- Fixing the World: Jewish American Painters in the Twentieth CenturyOur PickBy Ori Z Soltes (November 2002)
- Raphael SoyerBy Lloyd Goodrich (1967)
- Raphael SoyerBy Raphael Soyer (1972)
- Raphael Soyer and the Search for Modern Jewish ArtOur PickBy Samantha Baskind (January 1, 2010)
Important Art by Raphael Soyer
The most striking aspect of this double portrait is the symmetry of the subjects' expressions; Soyer's parents appear drawn and exhausted and their eyes resigned and tired. His father rests his head in one hand, while his mother's sturdy arms are folded in front of her body. They are sitting at a table, and behind them, one can see a cabinet with a mirror on top, a family photograph, and a light switch. The colors are muted and dull, but the brushwork is energetic, almost impressionistic.
This poignant work epitomizes the feelings and attitudes shared by many during the Great Depression. Drawing influence from the Ashcan School's preoccupation with the ordinary, everyday lives of working-class New Yorkers, Soyer encapsulates their world-weary experience through their whole body - from their slumped postures, their exhausted eyes, and in his father's furrowed brow. The way in which the work draws the viewer to the subjects' eyes invites compassionate and poignant examination. He has not flattered them - that was not his concern - rather he presented the truth of their character. He could have omitted the unappealing wall switch from the painting, but he wanted to present an accurate representation.
As curator Ori Z. Soltes explains, "The work is a powerful statement of how the older generation suffers the pains of the immigrant condition.... With all of its problems, the Old World offered the comfort of familiarity. The New World, with its own language, culture and customs, offers shock and conflict. We see the artist's parents self-isolated, caught between the Old World and the New, their bodies here and their minds there."
Five men, seated around a counter, drink coffee from tin cups and eat bread. Placed before a blank, featureless background, the men do not interact with each other. The contrast between light and dark creates a bleak atmosphere, and the men stare past each other, save the one in the center, who looks out toward the viewer instead.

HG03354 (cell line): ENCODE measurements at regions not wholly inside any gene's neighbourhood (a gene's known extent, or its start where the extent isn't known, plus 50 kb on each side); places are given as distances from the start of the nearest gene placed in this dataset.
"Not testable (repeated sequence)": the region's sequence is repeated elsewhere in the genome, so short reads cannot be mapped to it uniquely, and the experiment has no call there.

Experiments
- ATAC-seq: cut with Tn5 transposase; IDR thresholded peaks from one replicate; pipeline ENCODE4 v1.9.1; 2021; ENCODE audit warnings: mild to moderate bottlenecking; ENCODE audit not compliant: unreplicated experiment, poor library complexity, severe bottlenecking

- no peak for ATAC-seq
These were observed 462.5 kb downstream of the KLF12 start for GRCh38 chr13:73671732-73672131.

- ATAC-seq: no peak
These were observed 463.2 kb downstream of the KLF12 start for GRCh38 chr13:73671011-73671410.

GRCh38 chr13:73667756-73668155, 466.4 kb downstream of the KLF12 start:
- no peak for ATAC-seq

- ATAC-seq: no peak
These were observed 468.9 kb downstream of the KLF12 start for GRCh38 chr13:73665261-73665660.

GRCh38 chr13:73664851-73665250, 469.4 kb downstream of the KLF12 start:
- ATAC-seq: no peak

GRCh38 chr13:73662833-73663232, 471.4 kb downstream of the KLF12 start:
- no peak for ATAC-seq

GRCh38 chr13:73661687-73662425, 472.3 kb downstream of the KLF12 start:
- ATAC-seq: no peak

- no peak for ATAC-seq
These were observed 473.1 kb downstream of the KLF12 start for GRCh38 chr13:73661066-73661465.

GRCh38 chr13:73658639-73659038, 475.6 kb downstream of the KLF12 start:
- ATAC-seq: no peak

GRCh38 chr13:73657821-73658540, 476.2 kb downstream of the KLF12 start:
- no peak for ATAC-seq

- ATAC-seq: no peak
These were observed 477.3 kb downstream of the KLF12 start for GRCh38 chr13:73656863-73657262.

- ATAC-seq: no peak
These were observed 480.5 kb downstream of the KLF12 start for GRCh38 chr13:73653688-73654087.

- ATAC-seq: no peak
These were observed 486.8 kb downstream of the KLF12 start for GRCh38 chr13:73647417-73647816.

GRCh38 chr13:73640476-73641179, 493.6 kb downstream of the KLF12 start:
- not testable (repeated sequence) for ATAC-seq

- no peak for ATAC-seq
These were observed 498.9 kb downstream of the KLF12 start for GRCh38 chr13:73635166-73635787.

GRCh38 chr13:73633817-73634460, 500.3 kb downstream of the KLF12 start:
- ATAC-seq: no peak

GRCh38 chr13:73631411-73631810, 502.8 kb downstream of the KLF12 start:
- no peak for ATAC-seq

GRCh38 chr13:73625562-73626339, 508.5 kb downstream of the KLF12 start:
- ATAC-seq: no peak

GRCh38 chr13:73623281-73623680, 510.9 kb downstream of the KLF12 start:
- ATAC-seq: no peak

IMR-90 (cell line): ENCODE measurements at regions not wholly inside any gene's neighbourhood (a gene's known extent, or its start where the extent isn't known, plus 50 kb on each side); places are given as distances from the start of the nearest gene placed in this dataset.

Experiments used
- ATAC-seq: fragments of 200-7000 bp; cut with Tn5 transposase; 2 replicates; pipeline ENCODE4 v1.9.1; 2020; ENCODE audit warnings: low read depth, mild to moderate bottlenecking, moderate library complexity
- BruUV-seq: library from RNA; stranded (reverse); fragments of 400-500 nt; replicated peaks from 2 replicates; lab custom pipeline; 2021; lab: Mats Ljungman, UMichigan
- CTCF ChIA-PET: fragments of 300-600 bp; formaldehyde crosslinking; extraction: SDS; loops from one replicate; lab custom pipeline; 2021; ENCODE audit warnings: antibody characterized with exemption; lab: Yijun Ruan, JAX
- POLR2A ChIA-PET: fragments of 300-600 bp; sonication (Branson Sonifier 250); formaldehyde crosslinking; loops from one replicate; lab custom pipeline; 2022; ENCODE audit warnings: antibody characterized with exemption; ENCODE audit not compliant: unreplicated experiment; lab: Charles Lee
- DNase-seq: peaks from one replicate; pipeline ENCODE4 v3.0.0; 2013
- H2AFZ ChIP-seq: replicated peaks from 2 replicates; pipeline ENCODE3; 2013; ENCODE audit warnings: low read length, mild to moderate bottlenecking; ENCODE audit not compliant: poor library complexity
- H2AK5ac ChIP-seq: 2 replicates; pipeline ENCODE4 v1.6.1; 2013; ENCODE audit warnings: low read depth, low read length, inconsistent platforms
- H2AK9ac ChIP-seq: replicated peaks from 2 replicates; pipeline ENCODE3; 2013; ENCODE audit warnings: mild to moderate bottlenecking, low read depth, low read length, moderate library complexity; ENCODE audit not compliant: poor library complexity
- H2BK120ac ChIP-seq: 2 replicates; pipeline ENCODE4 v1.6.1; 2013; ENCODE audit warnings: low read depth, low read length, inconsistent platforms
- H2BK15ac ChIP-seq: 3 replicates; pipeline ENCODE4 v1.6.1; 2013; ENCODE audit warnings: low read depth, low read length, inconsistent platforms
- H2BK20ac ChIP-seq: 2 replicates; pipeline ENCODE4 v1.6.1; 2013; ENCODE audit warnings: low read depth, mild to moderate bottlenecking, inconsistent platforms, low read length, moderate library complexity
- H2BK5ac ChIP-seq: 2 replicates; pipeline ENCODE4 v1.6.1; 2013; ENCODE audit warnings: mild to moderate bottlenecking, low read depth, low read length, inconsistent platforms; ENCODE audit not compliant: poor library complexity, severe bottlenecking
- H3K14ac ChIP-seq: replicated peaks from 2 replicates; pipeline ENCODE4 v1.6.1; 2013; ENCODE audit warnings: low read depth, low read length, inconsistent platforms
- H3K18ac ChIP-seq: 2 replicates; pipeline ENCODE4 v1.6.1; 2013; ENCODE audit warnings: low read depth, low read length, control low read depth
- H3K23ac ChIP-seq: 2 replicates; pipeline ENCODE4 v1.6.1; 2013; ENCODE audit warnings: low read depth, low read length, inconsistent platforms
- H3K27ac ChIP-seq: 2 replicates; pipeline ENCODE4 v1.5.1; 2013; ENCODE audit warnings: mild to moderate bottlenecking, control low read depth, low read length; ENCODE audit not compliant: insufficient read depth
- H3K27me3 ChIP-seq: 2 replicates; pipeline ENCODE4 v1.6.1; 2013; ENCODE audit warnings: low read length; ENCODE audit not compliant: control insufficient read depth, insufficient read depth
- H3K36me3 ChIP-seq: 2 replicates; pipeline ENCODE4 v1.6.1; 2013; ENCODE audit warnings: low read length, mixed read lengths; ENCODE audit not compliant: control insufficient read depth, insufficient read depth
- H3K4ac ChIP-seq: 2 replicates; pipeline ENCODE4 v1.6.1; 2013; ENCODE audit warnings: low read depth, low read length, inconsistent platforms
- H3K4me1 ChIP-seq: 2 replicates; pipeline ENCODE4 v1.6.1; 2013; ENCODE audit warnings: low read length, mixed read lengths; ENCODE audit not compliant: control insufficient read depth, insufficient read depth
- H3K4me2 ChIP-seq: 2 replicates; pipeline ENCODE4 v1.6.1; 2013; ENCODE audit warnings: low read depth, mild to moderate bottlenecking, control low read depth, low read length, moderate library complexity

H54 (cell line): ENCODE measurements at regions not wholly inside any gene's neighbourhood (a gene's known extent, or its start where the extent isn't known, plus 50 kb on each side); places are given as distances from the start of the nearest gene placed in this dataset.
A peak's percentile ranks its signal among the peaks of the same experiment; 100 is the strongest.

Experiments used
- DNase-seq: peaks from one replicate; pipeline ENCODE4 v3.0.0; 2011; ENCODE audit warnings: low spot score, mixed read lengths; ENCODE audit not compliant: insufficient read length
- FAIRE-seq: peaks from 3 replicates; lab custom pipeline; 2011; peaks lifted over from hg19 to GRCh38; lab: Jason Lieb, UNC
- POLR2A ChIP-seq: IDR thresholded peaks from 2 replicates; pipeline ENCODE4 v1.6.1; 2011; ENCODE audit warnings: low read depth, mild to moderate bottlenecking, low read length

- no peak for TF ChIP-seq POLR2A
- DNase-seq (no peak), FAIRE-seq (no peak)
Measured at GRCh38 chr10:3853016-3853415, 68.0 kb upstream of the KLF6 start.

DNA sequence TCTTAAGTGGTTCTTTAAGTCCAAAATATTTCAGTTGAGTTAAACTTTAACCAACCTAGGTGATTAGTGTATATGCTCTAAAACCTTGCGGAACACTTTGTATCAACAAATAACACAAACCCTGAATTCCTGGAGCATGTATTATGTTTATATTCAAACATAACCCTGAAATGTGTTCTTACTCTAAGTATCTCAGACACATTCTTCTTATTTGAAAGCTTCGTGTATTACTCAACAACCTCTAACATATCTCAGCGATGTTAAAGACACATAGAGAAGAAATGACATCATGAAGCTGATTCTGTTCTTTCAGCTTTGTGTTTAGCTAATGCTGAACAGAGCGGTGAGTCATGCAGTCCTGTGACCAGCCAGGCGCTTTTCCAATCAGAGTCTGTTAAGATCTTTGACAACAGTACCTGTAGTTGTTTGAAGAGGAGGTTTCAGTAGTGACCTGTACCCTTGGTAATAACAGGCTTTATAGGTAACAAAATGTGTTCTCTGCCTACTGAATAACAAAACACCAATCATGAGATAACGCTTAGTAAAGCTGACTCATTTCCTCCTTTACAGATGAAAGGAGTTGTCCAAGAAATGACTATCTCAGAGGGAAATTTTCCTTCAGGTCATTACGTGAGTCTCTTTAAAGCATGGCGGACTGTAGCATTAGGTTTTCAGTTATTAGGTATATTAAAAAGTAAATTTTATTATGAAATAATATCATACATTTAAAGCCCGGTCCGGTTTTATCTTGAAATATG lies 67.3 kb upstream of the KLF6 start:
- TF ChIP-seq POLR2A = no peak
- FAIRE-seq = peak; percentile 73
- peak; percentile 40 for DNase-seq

Soyer's depiction of newly arrived immigrants and those suffering from the Great Depression led to his reputation as an American Scene Painter, and his paintings and prints are among the most evocative representations of the period - a time when men would spend hours in bread lines in order to obtain a stale loaf for their families. Soyer renders these works with a sympathetic eye, showing his affinity with the immigrant poor and perhaps drawing on his own experience of sadness and isolation.
Soyer was a skilled lithographer, and he considered this to be one of his most important works. The grim portrayal of their silent consumption of basic rations is reminiscent of Vincent Van Gogh's The Potato Eaters (1885), which drew attention to the harshness of Dutch peasant life. Soyer used harsh light to accentuate the gaunt and furrowed face of the malnourished figure in the foreground, who holds a piece of white bread in his hand that recalls the white, stone-like potato in van Gogh's painting. Thus, the 20th century artist updates van Gogh's subject in the setting of Depression-era New York. Using homeless men he befriended in the Bowery as his models, Soyer depicts their dejection and defiance.
Soyer presents a closely cropped snapshot of the bustle of afternoon rush hour. Figures, hemmed in by the skyscrapers in the background, move in various directions; he depicts two women frontally, as if they were walking toward the viewer, and two more women and a man face rightward, with one of the suit-wearing women holding on to her hat. All of the figures are presented in dark clothing except the most visible one: she wears a white blazer over a dark shirt, with pink flowers pinned to her lapel. She carries a bag and a newspaper under her arm, and with her shoulder-length blond hair and tilted hat, she looks out at the viewer.
Soyer sought beauty in the ordinary and everyday and turned to the streets around his Union Square neighborhood for inspiration, and he was fascinated in particular by female subjects, the "New Women" of the city. Soyer often took up as painting subjects these professional women, who worked clerical jobs in offices or as shopgirls in the increasingly popular department stores; he emphasized their independence but also suggested that they were, in his words, "usually not very happy." The urban type of the "New Woman," as she was called, provoked endless commentary. One reviewer, upon seeing Office Girls, declared that the young women were "not particularly enticing" and were "thin, wiry, alert...still showing the nervous strain of their days." As art historian Ellen Wiley Todd explains, the reviewer was offended that their work, though consequential to urban life, undermined their femininity.
As a spokesman for the underdog, Soyer aimed to create art out of common experiences. While often described as a Social Realist, Soyer avoided propagandistic portrayals and preferred not to politicize his subjects, rather he wanted to depict the truth of what he saw before him every day on the streets and in cafes and bars.